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Environmental indicators in Slovenia


Environmental indicators are based on graphs, maps and assessments and as such present environmental trends in Slovenia. The indicators represent one of the four pillars of our environmental reporting, and are prepared in accordance with the Environmental Protection Act. The Environmental Indicators in Slovenia website enables users to browse among 180 indicators. They are based on numerical data and they indicate the state, characteristics and trends of environmental development in Slovenia. They are prepared using a systematic approach based on data and monitoring, as shown in the information pyramid.

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Bad

Net greenhouse gas (GHG) emissions in the land use, land-use change, and forestry (LULUCF) sector were 243 kt CO2 eq in 2018. The LULUCF sector has been a net source of GHG emissions since 2014, or in other words, emissions in the sector are higher than the sinks. The largest contributor to the decrease in net removals in the sector are forest fellings, which increased by about 22% compared to 2017, according to the Slovenian Forest Service.

Bad

Slovenian forests are over-mature, the current ratio of forest development phases is unfavourable, forest regeneration is too slow, or the areas of forests under restoration are too small to significantly change the share of forest development phases and thus ensure sustainable forest development. The role of forests as a carbon sink is at risk.

Neutral

Most Slovenian forests are still undergoing natural regeneration, which guarantees the stability of future forest stands and adaptation to the changing site conditions caused by climate change. Restoration by planting seedlings and sowing (artificial regeneration) only complements natural regeneration when disturbances occur in the process of the natural regeneration of the forest, e.g. where there is no possibility of natural seeding, with the risk of developing erosion processes on exposed forest areas (e.g.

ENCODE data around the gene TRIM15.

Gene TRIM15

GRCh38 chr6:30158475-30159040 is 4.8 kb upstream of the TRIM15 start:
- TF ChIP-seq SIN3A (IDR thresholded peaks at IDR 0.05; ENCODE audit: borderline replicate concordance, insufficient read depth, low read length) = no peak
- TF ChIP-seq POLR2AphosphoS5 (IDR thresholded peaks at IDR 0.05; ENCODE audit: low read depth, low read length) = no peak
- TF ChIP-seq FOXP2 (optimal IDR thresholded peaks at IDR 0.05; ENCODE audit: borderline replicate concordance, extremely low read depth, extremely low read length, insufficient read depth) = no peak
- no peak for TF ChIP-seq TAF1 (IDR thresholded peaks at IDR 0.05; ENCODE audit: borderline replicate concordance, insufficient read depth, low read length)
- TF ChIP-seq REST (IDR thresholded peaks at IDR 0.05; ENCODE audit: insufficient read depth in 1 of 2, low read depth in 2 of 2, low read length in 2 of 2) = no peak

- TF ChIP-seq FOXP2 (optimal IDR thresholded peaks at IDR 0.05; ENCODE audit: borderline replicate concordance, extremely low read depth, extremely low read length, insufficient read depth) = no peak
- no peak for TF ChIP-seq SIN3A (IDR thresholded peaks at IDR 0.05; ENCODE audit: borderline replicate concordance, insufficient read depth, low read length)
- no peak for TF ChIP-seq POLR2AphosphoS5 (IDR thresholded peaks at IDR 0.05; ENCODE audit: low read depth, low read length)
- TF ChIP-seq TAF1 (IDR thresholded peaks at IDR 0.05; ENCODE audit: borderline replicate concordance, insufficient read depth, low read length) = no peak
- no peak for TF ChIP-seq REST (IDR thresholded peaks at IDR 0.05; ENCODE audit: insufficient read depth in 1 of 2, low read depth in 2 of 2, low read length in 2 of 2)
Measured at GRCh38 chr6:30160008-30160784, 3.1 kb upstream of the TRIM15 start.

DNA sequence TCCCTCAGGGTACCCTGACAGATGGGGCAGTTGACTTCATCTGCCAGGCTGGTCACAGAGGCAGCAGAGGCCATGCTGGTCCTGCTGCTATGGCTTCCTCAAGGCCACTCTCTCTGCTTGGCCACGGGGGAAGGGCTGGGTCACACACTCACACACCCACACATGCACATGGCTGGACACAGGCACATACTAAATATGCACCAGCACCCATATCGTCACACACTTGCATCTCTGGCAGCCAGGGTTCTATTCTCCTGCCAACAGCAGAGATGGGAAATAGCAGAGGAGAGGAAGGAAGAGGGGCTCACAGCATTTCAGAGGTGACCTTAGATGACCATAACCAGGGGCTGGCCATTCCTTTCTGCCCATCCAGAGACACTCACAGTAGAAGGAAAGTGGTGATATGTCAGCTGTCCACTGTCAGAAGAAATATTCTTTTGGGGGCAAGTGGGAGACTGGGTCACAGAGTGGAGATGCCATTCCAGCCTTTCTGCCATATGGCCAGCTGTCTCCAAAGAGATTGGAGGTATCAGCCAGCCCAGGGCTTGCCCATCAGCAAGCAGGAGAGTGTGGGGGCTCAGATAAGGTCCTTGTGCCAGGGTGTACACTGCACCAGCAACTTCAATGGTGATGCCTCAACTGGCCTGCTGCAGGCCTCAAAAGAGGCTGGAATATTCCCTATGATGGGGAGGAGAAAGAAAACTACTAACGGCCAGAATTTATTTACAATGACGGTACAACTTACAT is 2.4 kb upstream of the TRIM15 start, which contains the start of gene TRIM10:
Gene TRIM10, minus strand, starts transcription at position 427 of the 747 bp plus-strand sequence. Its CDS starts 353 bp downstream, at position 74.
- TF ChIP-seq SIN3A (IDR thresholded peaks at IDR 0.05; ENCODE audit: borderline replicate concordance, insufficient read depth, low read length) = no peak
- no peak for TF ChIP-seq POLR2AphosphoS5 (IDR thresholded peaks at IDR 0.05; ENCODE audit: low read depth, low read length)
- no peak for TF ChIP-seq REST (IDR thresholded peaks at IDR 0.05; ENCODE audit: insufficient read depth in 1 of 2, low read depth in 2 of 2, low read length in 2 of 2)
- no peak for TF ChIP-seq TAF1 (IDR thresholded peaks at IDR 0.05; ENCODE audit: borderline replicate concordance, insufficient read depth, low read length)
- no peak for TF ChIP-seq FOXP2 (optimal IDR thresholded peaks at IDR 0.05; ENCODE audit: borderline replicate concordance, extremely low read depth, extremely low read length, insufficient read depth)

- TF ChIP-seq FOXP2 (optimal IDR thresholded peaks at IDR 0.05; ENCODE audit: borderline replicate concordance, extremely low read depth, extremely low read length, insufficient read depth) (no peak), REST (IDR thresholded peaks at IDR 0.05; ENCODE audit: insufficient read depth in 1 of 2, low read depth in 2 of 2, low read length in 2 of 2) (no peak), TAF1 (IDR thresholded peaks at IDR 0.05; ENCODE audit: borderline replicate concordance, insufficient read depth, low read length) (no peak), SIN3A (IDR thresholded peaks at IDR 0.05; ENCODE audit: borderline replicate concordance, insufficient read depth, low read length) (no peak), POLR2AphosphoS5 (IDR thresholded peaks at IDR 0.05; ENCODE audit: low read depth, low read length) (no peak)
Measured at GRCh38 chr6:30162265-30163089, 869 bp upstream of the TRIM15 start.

Good

Greenhouse gas (GHG) emissions due to land-use change generally show a declining trend. GHG emissions from deforestation decreased by 1.3% in 2018 compared to the previous year, with more than half, i.e. 56.2%, of these emissions coming from the establishment of agricultural land. In 2018, GHG emissions decreased by 6.4% over the previous year due to land conversion to built-up and related land. The largest share of emissions (49%) is due to the conversion of agricultural land to built-up and related land.

Bad

Net greenhouse gas (GHG) emissions in the land use, land-use change, and forestry (LULUCF) sector were 243 kt CO2 eq in 2018. The LULUCF sector has been a net source of GHG emissions since 2014, or in other words, emissions in the sector are higher than the sinks. The largest contributor to the decrease in net removals in the sector are forest fellings, which increased by about 22% compared to 2017, according to the Slovenian Forest Service.

Bad

In 2018, 68% of all municipalities with district heating (DH) had energy efficient DH systems, i.e. systems that meet one of the criteria defined in Article 322 of the Energy Act. Compared to the previous year, the share decreased by a good 2 percentage points and the lag behind the 2020 target increased to 32.4 percentage points. 82.5% of all heat produced from DH systems was produced in energy efficient systems, which is similar to the previous year. In the fuel consumption structure, the predominance of coal and natural gas decreased slightly, by 0.9 percentage points to 83%.


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